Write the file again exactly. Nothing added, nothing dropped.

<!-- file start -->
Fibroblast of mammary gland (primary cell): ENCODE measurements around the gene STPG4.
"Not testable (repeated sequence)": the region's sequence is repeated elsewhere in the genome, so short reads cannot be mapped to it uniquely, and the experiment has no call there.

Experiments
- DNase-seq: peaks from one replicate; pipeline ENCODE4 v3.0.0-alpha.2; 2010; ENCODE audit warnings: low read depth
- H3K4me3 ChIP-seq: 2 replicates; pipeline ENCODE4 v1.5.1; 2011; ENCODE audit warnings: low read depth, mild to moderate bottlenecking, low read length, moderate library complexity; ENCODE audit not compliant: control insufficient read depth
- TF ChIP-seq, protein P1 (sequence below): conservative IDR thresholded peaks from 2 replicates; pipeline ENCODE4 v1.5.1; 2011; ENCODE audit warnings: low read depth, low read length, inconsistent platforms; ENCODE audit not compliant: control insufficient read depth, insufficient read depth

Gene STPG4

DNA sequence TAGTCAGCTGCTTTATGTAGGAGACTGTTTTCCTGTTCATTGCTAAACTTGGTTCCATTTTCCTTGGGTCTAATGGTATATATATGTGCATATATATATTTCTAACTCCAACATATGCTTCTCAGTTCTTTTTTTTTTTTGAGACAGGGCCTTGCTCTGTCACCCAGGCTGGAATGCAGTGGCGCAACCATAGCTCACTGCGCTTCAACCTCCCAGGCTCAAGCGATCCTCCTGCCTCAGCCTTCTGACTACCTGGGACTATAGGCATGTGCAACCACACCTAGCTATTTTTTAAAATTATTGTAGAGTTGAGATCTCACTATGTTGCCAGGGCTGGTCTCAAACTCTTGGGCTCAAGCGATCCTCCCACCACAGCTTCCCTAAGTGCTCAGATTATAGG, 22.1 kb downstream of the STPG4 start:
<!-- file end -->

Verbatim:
Fibroblast of mammary gland (primary cell): ENCODE measurements around the gene STPG4.
"Not testable (repeated sequence)": the region's sequence is repeated elsewhere in the genome, so short reads cannot be mapped to it uniquely, and the experiment has no call there.

Experiments
- DNase-seq: peaks from one replicate; pipeline ENCODE4 v3.0.0-alpha.2; 2010; ENCODE audit warnings: low read depth
- H3K4me3 ChIP-seq: 2 replicates; pipeline ENCODE4 v1.5.1; 2011; ENCODE audit warnings: low read depth, mild to moderate bottlenecking, low read length, moderate library complexity; ENCODE audit not compliant: control insufficient read depth
- TF ChIP-seq, protein P1 (sequence below): conservative IDR thresholded peaks from 2 replicates; pipeline ENCODE4 v1.5.1; 2011; ENCODE audit warnings: low read depth, low read length, inconsistent platforms; ENCODE audit not compliant: control insufficient read depth, insufficient read depth

Gene STPG4

DNA sequence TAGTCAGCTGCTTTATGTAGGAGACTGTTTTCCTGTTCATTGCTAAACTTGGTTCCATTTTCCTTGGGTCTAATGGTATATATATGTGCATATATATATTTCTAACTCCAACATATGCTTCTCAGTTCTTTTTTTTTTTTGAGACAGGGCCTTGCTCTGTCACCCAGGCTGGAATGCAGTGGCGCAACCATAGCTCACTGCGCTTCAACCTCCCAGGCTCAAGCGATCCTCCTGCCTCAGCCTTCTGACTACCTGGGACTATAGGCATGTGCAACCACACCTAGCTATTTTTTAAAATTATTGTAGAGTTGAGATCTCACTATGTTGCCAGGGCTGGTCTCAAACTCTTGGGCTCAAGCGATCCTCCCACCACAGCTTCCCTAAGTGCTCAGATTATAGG, 22.1 kb downstream of the STPG4 start: